Neural networks have advanced quite significantly in recent years, and they have found themselves a use case in almost all applications. One of the most interesting use cases is the 3D modeling of the real world. We have seen neural radiance fields (NeRFs) that can accurately capture the 3D geometry of a scene by using normal, daily cameras. These advancements opened a whole new page in 3D surface reconstruction.
The goal of 3D surface reconstruction is to recover detailed geometric structures of a scene by analyzing multiple images captured from various viewpoints. These reconstructed surfaces contain valuable structural information that can be applied to various applications, including generating 3D assets for augmented/virtual/mixed reality and mapping environments for autonomous robotic navigation. A particularly intriguing approach is a photogrammetric surface reconstruction using a single RGB camera, as it enables users to easily create digital replicas of the real world using common mobile devices.
3D surface reconstruction plays a crucial role in generating dense geometric structures from multiple images, enabling a wide range of applications such as augmented/virtual/mixed reality and robotics. While classical methods, like multi-view stereo algorithms, have been popular for sparse 3D reconstruction, they often struggle with ambiguous observations and produce inaccurate or incomplete results. Neural surface reconstruction methods have emerged as a promising solution by leveraging coordinate-based multi-layer perceptrons (MLPs) to represent scenes as implicit functions. However, the fidelity of current methods does not scale well with MLP capacity.
What if we could have a method that solved the scaling problem? What if we could really accurately generate 3D surface models by just using RGB inputs? Time to meet Neuralangelo.
Neuralangelo is a framework that combines the power of Instant NGP (Neural Graphics Primitives) and neural SDF representation to achieve high-fidelity surface reconstruction.
Neuralangelo adopts Instant NGP as a neural Signed Distance Function (SDF) representation of the underlying 3D scene. Instant NGP introduces a hybrid 3D grid structure with a multi-resolution hash encoding, along with a lightweight MLP that enhances expressiveness while maintaining a log-linear memory footprint. This hybrid representation significantly improves the representation power of neural fields and excels in capturing fine-grained details.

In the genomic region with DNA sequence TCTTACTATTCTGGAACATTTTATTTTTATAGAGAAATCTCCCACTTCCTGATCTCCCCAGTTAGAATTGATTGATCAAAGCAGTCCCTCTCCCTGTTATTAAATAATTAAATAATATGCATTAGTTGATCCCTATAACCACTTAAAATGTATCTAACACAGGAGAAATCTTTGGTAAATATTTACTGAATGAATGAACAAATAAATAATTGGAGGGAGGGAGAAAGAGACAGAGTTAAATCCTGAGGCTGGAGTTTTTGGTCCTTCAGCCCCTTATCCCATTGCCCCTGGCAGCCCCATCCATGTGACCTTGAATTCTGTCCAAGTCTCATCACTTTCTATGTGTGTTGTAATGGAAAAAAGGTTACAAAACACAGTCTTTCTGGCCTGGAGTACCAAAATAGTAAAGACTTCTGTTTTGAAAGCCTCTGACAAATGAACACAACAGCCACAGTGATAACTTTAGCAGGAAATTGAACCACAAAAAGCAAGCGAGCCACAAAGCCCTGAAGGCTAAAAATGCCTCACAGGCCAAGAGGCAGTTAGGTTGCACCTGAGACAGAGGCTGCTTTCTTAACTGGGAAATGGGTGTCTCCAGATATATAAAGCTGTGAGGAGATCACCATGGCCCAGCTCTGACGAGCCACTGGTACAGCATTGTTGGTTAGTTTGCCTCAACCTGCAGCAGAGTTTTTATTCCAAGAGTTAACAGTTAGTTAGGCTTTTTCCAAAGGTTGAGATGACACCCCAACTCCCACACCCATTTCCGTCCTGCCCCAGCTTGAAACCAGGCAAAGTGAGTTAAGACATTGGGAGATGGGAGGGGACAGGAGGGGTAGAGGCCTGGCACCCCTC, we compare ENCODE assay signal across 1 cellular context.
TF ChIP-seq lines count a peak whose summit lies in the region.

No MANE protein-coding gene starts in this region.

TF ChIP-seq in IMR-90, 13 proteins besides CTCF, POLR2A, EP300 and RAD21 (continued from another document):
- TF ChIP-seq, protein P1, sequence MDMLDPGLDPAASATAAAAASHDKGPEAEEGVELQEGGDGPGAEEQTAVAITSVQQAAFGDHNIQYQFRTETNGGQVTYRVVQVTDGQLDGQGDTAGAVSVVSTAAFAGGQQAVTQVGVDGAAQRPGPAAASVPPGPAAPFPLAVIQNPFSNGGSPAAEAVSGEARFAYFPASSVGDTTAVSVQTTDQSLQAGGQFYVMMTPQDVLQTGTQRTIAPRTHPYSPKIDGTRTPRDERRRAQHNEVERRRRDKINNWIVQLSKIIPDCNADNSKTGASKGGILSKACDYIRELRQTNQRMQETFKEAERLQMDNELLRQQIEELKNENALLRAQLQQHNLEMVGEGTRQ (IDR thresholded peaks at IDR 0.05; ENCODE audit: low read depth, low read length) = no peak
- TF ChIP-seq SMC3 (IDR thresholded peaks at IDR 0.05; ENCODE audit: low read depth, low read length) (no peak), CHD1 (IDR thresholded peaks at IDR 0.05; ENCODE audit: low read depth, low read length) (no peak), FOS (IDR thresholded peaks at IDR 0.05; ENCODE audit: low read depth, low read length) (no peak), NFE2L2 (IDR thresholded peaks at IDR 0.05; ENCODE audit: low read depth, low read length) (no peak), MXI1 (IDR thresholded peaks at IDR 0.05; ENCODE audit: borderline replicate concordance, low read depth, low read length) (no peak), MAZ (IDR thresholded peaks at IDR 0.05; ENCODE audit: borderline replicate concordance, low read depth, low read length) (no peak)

To further enhance the quality of hash-encoded surface reconstruction, Neuralangelo introduces two key techniques. Firstly, numerical gradients are employed to compute higher-order derivatives, such as surface normals, which contribute to stabilizing the optimization process. Secondly, a progressive optimization schedule is implemented to recover structures at different levels of detail, enabling a comprehensive reconstruction approach. These techniques work in synergy, leading to substantial improvements in both reconstruction accuracy and view synthesis quality.
Neuralangelo naturally incorporates the power of multi-resolution hash encoding into neural SDF representations, resulting in enhanced reconstruction capabilities. Secondly, the use of numerical gradients and eikonal regularization helps improve the quality of hash-encoded surface reconstruction by stabilizing the optimization process. Finally, extensive experiments on standard benchmarks and real-world scenes demonstrate the effectiveness of Neuralangelo, showcasing significant improvements over previous image-based neural surface reconstruction methods in terms of reconstruction accuracy and view synthesis quality.
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Ekrem Çetinkaya received his B.Sc. in 2018, and M.Sc. in 2019 from Ozyegin University, Istanbul, Türkiye. He wrote his M.Sc. thesis about image denoising using deep convolutional networks. He received his Ph.D. degree in 2023 from the University of Klagenfurt, Austria, with his dissertation titled "Video Coding Enhancements for HTTP Adaptive Streaming Using Machine Learning." His research interests include deep learning, computer vision, video encoding, and multimedia networking.